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Skyline Report: Commercial Real Estate Vacancy Tightens in NWA

2 min read

The vacancy rate for commercial real estate space in northwest Arkansas fell below 6% in the first half of 2022, according to the Arvest Bank Skyline Report.

The report, released Tuesday, said the vacancy rate for commercial real estate fell to 5.8%, down from 8.9% in the first half of 2021. That 8.9% rate was the first time vacancy had gone below 10% since the second half of 2017.

The Skyline Report is sponsored by Arvest Bank with research conducted by the Center for Business and Economic Research at the University of Arkansas’ Sam M. Walton College of Business.

There was more than 520,000 SF of new commercial space in the first half of 2022, which the report said was more than twice the amount that was created in the first half of 2021. The report said more than 1.7 million SF was leased in the first half of this year.

The commercial real estate market is broken down into seven segments. The report said that six of the seven segments saw vacancy rates decrease with only the medical office space seeing a rise in vacancy.

The most significant vacancy drop from the first half of 2021 was in the warehouse segment where the rate fell from 6.6% to 0.8%. The retail-warehouse segment saw vacancy drop from 11.4% to 4%.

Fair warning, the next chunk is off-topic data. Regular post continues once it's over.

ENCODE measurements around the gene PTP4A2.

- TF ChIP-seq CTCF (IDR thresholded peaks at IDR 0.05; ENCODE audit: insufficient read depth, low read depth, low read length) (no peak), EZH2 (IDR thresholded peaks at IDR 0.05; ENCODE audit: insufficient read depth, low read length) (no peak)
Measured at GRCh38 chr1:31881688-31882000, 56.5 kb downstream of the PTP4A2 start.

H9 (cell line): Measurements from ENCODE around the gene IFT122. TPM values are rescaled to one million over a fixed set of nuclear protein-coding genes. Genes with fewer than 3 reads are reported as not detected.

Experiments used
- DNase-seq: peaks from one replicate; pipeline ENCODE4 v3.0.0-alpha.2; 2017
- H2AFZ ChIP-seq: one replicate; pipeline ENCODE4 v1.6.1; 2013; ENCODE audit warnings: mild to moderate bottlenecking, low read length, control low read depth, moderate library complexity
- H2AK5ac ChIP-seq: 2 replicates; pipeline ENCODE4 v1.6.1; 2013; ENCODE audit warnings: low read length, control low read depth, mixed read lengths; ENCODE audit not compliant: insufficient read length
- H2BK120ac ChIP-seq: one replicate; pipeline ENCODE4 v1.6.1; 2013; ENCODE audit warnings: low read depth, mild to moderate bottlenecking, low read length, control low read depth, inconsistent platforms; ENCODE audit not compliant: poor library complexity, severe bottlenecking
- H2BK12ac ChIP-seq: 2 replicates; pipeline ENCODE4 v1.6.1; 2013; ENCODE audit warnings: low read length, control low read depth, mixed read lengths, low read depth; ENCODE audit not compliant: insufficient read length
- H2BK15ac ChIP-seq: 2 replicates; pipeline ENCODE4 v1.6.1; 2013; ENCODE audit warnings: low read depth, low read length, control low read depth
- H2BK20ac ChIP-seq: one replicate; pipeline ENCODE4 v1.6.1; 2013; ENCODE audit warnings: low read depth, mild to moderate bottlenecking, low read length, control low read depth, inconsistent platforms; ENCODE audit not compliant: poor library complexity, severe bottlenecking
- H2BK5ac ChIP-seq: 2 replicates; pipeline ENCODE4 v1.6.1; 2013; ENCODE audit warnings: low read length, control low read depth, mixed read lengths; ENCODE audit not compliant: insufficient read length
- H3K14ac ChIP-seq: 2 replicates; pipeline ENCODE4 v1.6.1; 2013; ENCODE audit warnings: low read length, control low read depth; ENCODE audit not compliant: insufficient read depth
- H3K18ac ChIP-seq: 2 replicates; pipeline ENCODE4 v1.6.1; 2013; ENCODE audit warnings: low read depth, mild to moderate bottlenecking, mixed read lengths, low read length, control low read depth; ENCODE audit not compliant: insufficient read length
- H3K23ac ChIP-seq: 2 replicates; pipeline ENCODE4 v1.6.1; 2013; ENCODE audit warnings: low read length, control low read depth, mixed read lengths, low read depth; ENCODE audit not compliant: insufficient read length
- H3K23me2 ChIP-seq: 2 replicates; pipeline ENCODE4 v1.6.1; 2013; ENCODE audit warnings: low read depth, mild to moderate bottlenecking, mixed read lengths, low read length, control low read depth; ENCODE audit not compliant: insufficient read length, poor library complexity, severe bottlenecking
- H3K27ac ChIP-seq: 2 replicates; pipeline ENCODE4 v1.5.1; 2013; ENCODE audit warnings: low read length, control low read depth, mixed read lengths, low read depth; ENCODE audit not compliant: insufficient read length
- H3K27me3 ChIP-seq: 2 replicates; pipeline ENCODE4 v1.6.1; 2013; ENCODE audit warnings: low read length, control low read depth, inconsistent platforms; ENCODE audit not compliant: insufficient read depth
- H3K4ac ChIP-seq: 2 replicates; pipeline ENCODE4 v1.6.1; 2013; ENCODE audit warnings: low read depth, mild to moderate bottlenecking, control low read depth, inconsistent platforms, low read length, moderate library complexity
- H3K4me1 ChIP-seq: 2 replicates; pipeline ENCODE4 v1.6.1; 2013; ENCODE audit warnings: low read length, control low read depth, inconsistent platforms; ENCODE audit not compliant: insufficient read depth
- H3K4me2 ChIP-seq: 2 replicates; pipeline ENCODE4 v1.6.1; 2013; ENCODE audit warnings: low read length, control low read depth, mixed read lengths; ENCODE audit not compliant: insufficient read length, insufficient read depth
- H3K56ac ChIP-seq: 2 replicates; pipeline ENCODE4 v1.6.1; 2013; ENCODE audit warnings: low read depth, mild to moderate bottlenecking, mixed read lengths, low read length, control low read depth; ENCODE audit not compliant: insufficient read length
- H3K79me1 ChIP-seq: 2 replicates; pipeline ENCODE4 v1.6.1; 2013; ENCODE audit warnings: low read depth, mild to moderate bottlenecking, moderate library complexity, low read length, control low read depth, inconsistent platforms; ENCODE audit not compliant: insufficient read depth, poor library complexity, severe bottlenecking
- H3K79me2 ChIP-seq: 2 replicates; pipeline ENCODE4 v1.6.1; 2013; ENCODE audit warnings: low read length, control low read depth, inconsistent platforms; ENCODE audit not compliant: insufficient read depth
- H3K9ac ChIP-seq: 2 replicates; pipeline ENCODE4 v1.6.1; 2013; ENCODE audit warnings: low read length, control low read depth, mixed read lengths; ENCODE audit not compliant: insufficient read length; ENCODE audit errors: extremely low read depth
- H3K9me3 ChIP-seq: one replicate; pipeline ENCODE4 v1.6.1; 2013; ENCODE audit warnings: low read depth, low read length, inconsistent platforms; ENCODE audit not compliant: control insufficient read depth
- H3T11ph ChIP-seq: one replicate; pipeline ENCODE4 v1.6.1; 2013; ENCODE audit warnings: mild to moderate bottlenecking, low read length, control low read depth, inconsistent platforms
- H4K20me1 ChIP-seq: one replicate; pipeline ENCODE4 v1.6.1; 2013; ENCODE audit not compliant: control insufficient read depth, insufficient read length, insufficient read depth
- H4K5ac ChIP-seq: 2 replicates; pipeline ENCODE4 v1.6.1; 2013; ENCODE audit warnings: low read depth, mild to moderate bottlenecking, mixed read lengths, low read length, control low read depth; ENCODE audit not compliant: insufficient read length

Vacancy rates for office space fell from 11.2% to 9.1%, office-retail vacancy fell from 10.9% to 8.2% and retail space vacancy dropped from 10.8% to 7.9%.

“This report shows strong resiliency and strength coming out of the pandemic and indicates that northwest Arkansas companies across many business sectors are experiencing continued growth,” said CBER Director Mervin Jebaraj. “This report shows that employees are returning to working from their offices and that new office space is being absorbed as a result of continued growth in the region. This report also continues to support the idea we have discussed previously that ecommerce growth is requiring more and more warehouse space. A vacancy rate of less than 1% for warehouse space means there is virtually no leasable warehouse space in the region.”

While space is getting harder to find, commercial building permits dropped from the previous year. The report said there was $293.7 million in permits in the first half of 2022, a drop from $647.1 million in the same period of 2021; there had been nearly $400 million in commercial permits in the second half of 2021.

Of the $293.7 million in permits, more than 64% of it was issued in Bentonville. The report said 18% was issued to Springdale, 9.9% to Rogers and 3.7% to Fayetteville.

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